Q: Since lightning is electricity, how hot can a lightning bolt be?
A: Hotter than you probably think, says Brent McRoberts of Texas A&M University. “Scientists have done numerous experiments on this very subject,” McRoberts explains, “and the air around a lightning bolt can reach as high as 54,000 degrees. That’s over five times hotter than the surface of the sun. That’s why when the air gets that hot, it expands faster than the speed of sound, and the compressed air around it sends out a quick shock wave — and that’s thunder. And since one bolt is really several bolts strung together, there are several of these shock waves one right after another, each at a different altitude. That’s why thunder often seems to rumble.”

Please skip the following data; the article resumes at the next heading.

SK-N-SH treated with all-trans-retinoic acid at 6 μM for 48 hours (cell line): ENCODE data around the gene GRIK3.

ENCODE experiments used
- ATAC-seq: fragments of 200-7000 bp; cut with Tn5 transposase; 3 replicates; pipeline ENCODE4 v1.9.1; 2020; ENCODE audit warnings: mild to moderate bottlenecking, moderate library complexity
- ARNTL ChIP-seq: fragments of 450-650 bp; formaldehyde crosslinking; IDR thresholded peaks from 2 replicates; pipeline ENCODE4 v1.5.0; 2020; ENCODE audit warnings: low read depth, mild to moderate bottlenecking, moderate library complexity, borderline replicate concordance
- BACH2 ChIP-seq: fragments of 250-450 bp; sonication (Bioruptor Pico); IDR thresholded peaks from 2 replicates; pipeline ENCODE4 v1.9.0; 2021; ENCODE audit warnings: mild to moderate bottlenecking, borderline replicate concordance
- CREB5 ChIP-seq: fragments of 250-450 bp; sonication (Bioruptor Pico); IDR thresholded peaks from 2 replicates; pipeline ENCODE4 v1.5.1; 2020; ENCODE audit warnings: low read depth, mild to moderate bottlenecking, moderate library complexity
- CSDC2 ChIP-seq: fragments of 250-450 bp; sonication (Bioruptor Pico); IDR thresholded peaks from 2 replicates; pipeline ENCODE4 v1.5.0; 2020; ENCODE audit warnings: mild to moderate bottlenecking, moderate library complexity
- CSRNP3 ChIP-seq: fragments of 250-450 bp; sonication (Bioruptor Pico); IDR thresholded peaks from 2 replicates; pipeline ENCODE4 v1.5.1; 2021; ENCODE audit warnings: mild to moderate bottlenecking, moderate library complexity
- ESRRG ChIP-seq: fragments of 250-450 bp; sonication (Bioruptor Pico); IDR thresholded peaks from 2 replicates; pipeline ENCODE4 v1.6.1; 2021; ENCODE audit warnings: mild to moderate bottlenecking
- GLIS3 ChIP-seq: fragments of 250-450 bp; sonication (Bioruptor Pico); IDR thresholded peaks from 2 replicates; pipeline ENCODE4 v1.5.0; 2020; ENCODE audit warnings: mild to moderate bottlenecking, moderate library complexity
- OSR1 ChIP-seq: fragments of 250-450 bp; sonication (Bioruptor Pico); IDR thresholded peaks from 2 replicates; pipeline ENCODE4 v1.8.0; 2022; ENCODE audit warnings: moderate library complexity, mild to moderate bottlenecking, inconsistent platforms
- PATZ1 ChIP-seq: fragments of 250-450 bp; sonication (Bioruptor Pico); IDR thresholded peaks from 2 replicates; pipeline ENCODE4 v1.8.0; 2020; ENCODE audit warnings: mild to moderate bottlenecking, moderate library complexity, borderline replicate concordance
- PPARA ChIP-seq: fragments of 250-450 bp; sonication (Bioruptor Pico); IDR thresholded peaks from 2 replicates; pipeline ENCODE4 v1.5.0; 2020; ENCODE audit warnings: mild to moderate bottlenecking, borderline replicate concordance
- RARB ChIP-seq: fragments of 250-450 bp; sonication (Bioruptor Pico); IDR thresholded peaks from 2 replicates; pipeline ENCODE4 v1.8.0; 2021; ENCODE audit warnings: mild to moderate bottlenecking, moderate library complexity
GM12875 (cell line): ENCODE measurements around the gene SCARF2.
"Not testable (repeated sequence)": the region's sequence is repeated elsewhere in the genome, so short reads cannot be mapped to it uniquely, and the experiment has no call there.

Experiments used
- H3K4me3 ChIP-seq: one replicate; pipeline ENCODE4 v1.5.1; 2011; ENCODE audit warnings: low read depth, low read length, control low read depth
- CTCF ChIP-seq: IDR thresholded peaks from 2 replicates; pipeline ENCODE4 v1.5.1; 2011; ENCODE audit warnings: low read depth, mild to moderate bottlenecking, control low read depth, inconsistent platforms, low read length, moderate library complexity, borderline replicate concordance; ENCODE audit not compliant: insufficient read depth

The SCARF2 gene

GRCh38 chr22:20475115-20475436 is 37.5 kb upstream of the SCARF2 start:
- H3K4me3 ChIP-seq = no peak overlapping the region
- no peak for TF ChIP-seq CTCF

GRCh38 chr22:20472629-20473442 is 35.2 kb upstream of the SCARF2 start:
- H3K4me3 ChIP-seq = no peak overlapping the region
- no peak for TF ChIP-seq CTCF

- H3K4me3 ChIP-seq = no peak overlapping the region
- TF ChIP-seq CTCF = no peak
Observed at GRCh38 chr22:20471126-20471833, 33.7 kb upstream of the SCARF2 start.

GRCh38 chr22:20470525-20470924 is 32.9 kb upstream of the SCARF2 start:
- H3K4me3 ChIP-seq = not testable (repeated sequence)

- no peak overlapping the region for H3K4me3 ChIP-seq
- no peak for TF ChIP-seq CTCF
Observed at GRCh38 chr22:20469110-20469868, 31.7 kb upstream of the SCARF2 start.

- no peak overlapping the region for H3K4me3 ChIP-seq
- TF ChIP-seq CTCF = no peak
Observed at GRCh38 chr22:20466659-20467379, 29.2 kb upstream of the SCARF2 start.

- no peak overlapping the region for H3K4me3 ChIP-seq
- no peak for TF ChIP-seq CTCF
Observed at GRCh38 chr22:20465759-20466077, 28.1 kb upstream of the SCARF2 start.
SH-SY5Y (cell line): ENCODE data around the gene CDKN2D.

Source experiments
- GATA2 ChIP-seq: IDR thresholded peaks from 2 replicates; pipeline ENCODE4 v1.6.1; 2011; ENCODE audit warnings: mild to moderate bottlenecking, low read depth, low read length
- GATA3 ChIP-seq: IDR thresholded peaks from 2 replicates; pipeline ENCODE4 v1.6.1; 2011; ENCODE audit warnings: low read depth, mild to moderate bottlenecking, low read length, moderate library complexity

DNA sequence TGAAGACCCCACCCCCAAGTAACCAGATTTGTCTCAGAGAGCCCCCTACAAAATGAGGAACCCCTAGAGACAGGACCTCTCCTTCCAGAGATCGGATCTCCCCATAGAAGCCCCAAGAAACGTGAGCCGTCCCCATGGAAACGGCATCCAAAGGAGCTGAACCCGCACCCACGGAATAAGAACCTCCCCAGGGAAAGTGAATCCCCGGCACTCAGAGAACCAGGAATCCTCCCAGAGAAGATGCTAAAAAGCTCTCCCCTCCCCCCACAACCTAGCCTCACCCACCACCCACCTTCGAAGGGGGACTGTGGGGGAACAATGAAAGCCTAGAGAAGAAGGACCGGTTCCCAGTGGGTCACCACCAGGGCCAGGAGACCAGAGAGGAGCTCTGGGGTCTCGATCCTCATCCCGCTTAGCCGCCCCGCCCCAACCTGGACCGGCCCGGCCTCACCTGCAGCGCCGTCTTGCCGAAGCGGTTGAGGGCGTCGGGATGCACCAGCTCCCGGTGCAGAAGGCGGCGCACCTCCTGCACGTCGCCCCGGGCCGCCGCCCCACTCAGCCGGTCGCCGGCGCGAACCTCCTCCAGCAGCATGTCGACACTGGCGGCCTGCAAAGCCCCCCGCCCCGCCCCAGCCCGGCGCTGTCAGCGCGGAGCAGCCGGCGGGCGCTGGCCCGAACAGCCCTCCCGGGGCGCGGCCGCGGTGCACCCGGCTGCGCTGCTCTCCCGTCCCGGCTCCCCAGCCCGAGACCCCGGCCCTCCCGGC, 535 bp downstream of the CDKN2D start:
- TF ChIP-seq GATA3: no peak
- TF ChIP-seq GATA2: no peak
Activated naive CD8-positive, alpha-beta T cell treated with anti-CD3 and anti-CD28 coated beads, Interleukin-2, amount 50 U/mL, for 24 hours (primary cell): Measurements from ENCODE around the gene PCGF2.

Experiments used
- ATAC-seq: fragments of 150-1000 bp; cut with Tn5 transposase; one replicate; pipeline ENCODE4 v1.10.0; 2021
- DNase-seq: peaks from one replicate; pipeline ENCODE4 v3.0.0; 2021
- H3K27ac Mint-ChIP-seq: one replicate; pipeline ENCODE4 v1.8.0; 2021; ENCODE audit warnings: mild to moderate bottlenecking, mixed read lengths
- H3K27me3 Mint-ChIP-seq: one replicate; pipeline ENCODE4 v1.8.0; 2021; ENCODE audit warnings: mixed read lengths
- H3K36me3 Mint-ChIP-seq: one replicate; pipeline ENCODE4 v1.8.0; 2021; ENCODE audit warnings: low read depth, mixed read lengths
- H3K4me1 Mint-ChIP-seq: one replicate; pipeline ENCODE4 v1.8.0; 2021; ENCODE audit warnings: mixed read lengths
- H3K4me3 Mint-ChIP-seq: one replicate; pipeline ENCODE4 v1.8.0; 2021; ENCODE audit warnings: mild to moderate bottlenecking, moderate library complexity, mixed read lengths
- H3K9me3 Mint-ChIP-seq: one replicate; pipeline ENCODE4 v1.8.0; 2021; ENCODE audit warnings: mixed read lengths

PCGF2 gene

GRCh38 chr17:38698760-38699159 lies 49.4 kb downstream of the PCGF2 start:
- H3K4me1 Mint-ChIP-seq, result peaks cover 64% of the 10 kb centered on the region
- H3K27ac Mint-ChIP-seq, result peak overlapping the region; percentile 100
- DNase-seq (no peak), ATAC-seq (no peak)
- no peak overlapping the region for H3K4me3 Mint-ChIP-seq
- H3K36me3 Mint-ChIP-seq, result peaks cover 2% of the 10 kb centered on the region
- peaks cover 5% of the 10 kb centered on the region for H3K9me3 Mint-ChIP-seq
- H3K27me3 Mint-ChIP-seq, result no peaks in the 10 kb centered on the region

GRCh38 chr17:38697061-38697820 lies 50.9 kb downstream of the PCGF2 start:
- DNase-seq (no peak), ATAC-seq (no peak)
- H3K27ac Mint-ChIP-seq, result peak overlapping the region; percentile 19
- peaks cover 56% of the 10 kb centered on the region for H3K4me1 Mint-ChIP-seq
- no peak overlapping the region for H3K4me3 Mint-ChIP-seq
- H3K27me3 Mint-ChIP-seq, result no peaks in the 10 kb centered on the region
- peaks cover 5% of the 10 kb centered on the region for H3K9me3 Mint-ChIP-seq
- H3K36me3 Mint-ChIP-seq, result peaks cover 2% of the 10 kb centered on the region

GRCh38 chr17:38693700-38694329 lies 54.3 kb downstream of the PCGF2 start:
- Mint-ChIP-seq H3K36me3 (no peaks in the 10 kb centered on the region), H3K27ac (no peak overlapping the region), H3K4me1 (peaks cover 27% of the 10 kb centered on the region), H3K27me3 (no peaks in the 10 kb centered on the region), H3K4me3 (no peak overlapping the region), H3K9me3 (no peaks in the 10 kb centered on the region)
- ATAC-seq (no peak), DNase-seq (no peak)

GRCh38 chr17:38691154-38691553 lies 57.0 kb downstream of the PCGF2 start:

Q: How many volts are in a lightning bolt?
A: One bolt can contain millions of volts of electricity, McRoberts adds. “That’s why lightning can be such a killer — it is extremely powerful. About 100 U.S. residents are killed by lightning each year, and remember that worldwide, there are more than 1,000 thunderstorms at any given moment, causing 6,000 lightning strikes per minute. It’s been estimated that the Empire State Building in New York City is struck by lightning an average of 25 times each year.”
Weather Whys is a service of the Department of Atmospheric Sciences at Texas A&M University.